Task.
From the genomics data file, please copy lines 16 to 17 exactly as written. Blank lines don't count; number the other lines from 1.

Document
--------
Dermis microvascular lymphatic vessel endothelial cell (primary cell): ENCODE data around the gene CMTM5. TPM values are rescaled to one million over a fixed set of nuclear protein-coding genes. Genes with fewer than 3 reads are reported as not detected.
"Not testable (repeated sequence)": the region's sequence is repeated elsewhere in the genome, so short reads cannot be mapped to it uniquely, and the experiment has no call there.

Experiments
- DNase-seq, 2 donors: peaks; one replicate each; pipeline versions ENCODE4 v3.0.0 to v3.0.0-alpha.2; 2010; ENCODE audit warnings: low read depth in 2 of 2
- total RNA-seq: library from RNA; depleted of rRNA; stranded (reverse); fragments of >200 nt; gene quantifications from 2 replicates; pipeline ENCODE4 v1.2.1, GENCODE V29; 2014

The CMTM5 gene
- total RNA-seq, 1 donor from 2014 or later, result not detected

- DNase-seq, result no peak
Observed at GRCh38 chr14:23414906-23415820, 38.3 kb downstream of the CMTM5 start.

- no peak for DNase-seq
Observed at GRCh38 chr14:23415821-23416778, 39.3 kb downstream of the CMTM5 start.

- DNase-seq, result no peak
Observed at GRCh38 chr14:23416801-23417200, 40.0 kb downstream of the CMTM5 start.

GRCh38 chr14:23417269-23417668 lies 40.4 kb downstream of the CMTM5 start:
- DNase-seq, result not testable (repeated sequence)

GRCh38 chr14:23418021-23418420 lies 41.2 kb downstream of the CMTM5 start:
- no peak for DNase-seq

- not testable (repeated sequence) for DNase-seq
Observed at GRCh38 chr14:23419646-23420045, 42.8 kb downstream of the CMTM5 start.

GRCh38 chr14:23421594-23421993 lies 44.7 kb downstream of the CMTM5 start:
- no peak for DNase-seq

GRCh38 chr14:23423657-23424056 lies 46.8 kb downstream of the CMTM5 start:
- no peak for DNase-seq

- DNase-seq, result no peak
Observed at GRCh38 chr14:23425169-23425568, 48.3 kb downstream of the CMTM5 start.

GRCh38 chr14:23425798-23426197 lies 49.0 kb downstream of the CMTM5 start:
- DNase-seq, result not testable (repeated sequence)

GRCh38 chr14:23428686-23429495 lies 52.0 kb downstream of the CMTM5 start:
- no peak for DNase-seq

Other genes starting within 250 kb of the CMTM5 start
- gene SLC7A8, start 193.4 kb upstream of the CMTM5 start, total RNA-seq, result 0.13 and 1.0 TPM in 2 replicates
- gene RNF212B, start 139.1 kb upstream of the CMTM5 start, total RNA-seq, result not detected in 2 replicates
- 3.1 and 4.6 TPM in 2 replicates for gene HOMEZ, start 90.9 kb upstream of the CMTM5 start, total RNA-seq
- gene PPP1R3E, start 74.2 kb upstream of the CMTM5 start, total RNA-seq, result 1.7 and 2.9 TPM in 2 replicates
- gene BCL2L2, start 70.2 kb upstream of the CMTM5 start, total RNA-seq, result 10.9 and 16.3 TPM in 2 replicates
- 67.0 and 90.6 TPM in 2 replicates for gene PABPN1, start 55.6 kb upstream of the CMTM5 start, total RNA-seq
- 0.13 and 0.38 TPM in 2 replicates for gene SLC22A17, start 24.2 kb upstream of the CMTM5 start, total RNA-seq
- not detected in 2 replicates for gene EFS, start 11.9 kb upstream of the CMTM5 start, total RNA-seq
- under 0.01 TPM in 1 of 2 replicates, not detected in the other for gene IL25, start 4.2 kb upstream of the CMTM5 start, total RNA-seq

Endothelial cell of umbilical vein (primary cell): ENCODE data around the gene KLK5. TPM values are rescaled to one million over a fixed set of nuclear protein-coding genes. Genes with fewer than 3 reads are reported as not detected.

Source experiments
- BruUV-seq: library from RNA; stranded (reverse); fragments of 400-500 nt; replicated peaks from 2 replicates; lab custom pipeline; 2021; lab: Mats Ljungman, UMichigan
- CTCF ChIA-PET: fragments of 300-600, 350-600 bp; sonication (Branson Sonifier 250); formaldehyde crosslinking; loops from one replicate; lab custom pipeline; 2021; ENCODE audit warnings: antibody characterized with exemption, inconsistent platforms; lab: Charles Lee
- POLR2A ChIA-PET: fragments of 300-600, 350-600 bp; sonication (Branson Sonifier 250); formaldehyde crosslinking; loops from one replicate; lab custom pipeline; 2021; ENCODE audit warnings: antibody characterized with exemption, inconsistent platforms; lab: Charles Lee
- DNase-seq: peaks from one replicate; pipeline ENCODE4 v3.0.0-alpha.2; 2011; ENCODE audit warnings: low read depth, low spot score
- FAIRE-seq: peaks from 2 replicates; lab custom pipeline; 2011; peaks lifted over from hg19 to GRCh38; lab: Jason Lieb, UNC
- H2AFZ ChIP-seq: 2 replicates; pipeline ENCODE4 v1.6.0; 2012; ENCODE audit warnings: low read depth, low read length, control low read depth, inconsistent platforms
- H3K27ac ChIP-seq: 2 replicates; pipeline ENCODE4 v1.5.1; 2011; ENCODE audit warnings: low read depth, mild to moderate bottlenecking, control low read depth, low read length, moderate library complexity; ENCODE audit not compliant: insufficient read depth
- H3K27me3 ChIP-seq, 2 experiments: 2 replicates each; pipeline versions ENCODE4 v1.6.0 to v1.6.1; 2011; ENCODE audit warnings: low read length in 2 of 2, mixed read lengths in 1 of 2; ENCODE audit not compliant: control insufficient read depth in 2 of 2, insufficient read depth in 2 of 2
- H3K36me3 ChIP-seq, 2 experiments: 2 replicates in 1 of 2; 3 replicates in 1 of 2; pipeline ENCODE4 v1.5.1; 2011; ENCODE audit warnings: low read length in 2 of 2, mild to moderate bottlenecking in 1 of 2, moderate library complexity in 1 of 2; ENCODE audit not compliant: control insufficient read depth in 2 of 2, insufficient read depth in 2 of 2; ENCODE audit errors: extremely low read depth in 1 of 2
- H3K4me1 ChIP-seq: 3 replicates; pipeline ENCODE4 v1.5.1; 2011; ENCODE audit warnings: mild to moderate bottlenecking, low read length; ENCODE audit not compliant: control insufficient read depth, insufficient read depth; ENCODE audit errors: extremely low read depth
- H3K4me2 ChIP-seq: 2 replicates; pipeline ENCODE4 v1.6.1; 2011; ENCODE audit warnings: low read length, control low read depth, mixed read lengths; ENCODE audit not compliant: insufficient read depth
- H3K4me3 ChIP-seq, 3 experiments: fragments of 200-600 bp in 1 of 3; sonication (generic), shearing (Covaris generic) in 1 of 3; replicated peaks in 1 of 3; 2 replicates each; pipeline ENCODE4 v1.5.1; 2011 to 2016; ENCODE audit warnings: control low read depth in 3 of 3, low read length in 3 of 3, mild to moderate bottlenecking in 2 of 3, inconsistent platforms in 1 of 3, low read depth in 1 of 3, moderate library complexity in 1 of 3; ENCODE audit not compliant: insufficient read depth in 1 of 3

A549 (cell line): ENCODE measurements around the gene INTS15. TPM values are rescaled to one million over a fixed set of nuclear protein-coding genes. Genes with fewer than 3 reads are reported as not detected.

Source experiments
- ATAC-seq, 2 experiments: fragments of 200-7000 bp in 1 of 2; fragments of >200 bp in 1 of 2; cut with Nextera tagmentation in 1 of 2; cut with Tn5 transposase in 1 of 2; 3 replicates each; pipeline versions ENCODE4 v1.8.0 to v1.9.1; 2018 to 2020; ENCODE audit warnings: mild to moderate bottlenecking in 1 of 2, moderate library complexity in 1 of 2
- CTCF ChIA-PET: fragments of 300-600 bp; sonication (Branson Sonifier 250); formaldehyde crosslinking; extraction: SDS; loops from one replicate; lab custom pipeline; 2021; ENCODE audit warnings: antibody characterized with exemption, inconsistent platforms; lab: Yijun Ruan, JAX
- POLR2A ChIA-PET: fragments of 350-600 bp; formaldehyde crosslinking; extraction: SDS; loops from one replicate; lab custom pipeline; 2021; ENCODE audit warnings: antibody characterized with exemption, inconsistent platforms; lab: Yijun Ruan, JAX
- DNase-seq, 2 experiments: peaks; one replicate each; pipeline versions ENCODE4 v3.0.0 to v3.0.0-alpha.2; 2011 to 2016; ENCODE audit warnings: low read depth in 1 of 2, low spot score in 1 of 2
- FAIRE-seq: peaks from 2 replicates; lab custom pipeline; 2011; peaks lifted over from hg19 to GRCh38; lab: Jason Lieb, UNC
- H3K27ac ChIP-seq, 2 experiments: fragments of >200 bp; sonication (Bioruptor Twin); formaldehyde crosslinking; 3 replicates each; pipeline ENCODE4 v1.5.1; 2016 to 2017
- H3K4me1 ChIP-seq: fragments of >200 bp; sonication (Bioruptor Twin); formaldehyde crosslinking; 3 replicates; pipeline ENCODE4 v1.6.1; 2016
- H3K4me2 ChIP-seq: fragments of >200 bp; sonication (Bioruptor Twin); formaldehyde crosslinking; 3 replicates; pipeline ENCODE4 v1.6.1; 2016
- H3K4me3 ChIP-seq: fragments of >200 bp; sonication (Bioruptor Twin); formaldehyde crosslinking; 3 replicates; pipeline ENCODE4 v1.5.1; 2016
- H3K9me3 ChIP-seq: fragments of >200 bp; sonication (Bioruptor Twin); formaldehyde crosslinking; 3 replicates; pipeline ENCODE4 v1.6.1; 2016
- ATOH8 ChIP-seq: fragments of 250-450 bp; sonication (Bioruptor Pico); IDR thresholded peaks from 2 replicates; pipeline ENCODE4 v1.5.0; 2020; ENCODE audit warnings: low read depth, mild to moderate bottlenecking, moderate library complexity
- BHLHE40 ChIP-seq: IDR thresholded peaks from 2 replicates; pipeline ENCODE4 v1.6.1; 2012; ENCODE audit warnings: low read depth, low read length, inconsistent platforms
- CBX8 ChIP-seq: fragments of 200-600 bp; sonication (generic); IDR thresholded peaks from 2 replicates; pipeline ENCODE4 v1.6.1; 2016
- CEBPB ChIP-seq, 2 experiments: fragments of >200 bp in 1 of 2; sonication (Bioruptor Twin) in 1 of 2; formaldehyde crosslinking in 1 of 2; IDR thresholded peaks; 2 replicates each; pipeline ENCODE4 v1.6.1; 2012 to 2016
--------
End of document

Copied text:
GRCh38 chr14:23418021-23418420 lies 41.2 kb downstream of the CMTM5 start:
- no peak for DNase-seq